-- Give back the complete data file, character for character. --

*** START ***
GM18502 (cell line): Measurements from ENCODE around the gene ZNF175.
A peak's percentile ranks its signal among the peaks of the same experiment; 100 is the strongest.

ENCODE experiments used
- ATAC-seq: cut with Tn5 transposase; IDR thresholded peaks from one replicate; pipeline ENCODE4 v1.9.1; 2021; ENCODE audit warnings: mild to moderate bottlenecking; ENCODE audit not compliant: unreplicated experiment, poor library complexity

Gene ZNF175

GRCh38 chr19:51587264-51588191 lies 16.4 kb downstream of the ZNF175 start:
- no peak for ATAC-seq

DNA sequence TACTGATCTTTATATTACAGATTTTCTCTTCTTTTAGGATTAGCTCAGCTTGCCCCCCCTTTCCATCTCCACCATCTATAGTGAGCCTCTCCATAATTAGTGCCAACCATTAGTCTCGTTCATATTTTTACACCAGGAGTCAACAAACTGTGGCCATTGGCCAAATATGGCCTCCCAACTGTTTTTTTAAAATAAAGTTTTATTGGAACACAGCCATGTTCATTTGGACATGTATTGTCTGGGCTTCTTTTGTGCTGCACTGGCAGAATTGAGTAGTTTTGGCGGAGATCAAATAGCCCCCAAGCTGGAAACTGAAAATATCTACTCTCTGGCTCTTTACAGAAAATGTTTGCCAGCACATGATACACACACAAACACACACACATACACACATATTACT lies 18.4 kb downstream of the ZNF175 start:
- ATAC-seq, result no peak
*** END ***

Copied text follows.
GM18502 (cell line): Measurements from ENCODE around the gene ZNF175.
A peak's percentile ranks its signal among the peaks of the same experiment; 100 is the strongest.

ENCODE experiments used
- ATAC-seq: cut with Tn5 transposase; IDR thresholded peaks from one replicate; pipeline ENCODE4 v1.9.1; 2021; ENCODE audit warnings: mild to moderate bottlenecking; ENCODE audit not compliant: unreplicated experiment, poor library complexity

Gene ZNF175

GRCh38 chr19:51587264-51588191 lies 16.4 kb downstream of the ZNF175 start:
- no peak for ATAC-seq

DNA sequence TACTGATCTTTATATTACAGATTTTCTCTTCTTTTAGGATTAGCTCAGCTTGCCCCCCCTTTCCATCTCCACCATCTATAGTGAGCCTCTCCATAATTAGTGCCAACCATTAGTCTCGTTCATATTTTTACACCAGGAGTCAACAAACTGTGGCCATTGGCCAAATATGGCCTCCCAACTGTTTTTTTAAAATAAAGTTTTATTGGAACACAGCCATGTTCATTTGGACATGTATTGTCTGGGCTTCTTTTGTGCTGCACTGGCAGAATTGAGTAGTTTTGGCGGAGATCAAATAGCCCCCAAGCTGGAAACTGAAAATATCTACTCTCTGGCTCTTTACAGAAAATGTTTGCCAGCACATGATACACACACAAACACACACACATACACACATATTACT lies 18.4 kb downstream of the ZNF175 start:
- ATAC-seq, result no peak